Track Racing: A Brief Introduction to an Olympic Sport

I discovered track racing, an Olympic sport closely followed in Europe, this past June. I am fortunate enough to live only a couple hours away from a Velodrome, a racing track used for the sport.

Track racing was once as popular in the United States as it is in Europe today. In fact, in the 1920s, it was one of the most popular spectator sports. However, track racing lost its popularity in the 30s and 40s, and almost all of the indoor and outdoor tracks were destroyed. During the cycling boom of the 1970s, the U.S. could only claim nine world-class tracks. Velodromes are very slowly being built again, but there are still very few in the country.

Although I was scared to death the first time I tried it because a track bike is very different than a road bike, my experience as a Spinning instructor allowed me to quickly adapt and I fell in love with the sport.

Unlike road riding, there is no coasting and no sudden stopping in track racing because track bikes are fixed-geared and have no brakes. My years of teaching Spinning classes helped me adjust to the fixed-wheel of the track bike, which requires constant application of force on the pedals. I found that I could easily turn out high cadences on the track, and in good form.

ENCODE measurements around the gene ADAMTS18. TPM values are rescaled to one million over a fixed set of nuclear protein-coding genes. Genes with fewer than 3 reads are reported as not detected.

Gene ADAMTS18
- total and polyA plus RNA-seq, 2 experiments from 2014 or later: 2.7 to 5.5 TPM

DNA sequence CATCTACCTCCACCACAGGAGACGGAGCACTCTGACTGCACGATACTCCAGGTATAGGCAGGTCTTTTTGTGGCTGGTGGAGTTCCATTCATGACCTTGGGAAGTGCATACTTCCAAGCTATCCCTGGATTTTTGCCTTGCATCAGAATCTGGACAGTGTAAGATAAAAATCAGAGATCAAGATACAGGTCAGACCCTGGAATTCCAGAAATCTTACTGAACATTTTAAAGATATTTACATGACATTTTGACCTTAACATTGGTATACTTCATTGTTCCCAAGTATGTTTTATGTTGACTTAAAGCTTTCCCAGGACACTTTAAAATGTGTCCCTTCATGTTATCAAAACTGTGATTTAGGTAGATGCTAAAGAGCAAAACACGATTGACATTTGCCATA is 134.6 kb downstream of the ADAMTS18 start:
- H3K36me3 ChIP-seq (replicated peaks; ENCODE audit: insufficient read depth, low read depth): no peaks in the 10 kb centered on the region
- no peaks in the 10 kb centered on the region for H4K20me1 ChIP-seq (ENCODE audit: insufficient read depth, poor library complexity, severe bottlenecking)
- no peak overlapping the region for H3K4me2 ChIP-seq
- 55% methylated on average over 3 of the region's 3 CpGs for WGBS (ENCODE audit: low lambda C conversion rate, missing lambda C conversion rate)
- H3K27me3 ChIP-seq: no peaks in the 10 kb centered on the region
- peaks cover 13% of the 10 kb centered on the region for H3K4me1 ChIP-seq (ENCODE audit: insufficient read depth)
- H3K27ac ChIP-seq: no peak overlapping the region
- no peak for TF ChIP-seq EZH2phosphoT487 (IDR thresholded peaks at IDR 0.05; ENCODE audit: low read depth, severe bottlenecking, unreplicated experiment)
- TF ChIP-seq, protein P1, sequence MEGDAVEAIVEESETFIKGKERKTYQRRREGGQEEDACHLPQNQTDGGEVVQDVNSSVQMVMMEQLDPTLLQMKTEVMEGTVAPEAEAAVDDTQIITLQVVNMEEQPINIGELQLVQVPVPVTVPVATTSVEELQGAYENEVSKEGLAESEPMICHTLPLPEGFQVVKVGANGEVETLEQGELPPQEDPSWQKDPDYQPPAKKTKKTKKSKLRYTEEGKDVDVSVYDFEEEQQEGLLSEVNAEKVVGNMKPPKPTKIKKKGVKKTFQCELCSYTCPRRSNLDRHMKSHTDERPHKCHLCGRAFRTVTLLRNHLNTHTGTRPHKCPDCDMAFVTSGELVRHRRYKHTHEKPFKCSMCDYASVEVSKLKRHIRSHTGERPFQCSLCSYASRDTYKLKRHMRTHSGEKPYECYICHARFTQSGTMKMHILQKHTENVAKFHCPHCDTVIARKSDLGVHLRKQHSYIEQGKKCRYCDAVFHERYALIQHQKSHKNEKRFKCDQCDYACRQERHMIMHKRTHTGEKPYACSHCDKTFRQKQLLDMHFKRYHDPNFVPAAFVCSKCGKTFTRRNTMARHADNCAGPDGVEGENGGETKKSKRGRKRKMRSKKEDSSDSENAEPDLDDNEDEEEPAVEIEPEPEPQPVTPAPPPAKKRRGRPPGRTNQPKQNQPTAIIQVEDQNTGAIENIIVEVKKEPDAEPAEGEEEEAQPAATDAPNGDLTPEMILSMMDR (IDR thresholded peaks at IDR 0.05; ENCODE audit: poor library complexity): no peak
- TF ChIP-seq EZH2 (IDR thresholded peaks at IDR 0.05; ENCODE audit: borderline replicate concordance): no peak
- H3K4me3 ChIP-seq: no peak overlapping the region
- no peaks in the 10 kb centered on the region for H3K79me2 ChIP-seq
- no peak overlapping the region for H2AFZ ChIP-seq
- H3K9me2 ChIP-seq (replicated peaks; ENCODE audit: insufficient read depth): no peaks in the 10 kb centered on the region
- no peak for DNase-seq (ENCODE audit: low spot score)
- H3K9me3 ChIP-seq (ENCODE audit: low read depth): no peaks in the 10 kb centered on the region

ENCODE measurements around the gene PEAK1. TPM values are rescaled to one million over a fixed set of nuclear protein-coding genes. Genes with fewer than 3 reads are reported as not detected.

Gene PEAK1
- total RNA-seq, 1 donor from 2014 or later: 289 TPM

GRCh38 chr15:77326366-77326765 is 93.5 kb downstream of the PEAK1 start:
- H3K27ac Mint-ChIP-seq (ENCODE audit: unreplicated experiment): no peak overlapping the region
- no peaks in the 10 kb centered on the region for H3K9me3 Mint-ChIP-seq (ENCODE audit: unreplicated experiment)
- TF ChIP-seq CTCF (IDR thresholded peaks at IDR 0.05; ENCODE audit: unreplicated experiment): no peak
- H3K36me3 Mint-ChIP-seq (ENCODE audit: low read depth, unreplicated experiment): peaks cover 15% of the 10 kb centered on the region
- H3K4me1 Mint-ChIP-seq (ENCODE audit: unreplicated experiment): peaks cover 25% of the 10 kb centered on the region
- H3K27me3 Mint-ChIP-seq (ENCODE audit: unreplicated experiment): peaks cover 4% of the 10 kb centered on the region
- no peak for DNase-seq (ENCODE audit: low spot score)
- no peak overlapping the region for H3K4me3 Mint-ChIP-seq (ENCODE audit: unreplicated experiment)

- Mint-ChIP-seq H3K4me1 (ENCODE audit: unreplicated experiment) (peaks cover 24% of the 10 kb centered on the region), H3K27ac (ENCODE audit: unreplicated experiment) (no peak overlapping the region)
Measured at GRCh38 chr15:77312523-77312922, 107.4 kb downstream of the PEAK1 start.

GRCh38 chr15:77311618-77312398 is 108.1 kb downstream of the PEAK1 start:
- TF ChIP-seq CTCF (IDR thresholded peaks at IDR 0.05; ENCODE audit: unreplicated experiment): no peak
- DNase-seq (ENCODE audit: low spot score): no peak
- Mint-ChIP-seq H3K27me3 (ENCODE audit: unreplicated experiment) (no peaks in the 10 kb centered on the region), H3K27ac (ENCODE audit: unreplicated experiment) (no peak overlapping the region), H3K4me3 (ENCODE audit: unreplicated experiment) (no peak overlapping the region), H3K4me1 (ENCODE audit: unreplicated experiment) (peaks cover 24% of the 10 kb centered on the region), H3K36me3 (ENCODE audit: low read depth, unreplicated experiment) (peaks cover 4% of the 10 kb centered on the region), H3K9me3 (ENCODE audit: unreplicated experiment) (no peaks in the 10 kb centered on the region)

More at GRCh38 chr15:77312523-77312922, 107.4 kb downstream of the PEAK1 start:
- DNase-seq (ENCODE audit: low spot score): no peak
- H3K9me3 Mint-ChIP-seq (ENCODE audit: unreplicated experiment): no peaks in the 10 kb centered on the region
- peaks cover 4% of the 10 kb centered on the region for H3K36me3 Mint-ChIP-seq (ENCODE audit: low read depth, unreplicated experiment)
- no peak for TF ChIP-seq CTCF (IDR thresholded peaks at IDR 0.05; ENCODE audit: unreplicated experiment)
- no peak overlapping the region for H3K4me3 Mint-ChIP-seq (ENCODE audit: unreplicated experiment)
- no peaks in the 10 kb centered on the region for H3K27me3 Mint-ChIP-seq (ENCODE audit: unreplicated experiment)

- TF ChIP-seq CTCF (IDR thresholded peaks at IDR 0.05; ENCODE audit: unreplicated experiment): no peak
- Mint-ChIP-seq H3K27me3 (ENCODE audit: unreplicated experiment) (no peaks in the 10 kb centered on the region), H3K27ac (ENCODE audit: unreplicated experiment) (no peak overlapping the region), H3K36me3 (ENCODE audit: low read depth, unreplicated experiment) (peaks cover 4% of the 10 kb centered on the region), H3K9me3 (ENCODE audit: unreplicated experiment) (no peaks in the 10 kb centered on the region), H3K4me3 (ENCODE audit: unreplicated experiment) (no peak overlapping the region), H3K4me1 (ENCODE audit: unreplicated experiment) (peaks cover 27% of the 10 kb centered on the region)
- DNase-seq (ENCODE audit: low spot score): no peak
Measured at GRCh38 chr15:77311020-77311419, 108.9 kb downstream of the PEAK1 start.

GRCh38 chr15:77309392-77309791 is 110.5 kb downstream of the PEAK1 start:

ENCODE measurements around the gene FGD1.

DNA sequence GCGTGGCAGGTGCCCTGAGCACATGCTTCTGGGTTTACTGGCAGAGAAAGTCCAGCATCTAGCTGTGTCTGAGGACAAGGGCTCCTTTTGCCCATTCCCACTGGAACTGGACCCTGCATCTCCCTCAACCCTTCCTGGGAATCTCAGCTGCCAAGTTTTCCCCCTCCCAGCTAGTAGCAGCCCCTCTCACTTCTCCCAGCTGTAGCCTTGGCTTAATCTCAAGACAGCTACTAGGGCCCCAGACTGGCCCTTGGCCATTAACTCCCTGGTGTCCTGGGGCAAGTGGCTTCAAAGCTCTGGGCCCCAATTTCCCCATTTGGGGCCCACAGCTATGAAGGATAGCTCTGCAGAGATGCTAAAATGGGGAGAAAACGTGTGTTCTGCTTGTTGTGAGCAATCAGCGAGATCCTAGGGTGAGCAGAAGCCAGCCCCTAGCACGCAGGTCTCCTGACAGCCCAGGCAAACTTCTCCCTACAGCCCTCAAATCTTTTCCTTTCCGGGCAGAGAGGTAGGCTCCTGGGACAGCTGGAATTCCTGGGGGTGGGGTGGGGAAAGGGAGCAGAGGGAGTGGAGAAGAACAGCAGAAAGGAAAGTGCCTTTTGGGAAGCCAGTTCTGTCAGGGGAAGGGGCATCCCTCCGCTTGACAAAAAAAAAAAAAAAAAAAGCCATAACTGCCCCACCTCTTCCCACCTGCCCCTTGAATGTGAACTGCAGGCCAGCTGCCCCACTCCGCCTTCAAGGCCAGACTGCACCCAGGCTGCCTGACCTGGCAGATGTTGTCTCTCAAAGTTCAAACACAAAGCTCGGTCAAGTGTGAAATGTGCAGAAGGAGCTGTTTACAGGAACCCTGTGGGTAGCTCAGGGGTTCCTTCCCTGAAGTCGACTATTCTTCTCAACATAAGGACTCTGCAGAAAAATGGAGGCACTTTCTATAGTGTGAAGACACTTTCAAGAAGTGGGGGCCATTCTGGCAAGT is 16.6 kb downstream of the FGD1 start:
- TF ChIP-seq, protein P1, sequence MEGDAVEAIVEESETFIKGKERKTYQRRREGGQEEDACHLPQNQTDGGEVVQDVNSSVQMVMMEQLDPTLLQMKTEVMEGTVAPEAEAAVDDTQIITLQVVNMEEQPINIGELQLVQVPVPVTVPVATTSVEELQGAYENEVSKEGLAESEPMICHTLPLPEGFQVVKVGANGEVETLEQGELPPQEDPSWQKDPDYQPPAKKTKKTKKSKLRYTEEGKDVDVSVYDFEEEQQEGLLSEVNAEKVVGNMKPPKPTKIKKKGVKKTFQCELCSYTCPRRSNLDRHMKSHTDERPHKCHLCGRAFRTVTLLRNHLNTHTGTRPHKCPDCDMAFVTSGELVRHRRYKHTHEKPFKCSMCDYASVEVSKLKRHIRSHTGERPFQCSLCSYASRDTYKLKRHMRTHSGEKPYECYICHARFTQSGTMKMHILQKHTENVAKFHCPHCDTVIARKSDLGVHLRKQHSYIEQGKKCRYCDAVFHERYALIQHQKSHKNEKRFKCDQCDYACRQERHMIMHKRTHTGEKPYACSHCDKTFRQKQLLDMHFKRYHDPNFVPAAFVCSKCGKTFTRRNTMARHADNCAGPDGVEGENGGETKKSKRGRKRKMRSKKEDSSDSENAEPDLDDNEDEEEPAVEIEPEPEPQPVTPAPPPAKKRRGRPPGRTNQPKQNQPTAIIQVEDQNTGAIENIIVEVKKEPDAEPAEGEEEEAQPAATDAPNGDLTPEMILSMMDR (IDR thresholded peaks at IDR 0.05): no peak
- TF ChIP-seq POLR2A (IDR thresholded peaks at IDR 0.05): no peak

Other differences between track and road bikes include the shape of the fork blades, the frame geometry and tire clearance. Fork blades on track bikes are oval, rather than round, which makes them stiffer and more rigid laterally. Since tracks do not have bumps or pot holes, they have more upright frame angles than road bikes. Track bikes also have a very tight tire clearance because there is no reason to use anything but the narrowest tires on a track.

Velodromes resemble something between your high school running track and a NASCAR track, and are very diverse in construction. They can be found indoors or outdoors, can be made of wood, concrete, asphalt or cement, and can range in distance from 250 to 333 meters.

There are many different types of track races, each with its own set of rules. Some popular types include match sprint, Olympic sprint, individual pursuit, team pursuit and points race.

I began to compete in pursuit events, which are as close to a time trial as it gets on the track. The women’s 3k pursuit is considered an endurance event because many of the sprints last between 10 and 30 seconds. There are also mass-start races, which resemble criteriums, except they are much shorter in duration and the intensity is much higher.

This is a very limited introduction to track racing, but I would encourage you to try it if you live near a Velodrome, and to check out the provided resources for more information.

Megan Hottman, a licensed attorney, is a STAR 3 instructor and has been teaching since 2000. She is the founder and director of a multi-state women-only cycling and triathlon team called Defined Fitness Training, LLC. Additionally, Megan races as a CAT II road cyclists throughout the race season in CO, and she is the 2007 Colorado Time Trial Champion in the women’s pro/1/2 category.

Th author, Megan, during a 3k pursuit at Track Nationals in Carson, CA at the ADT Event Center.

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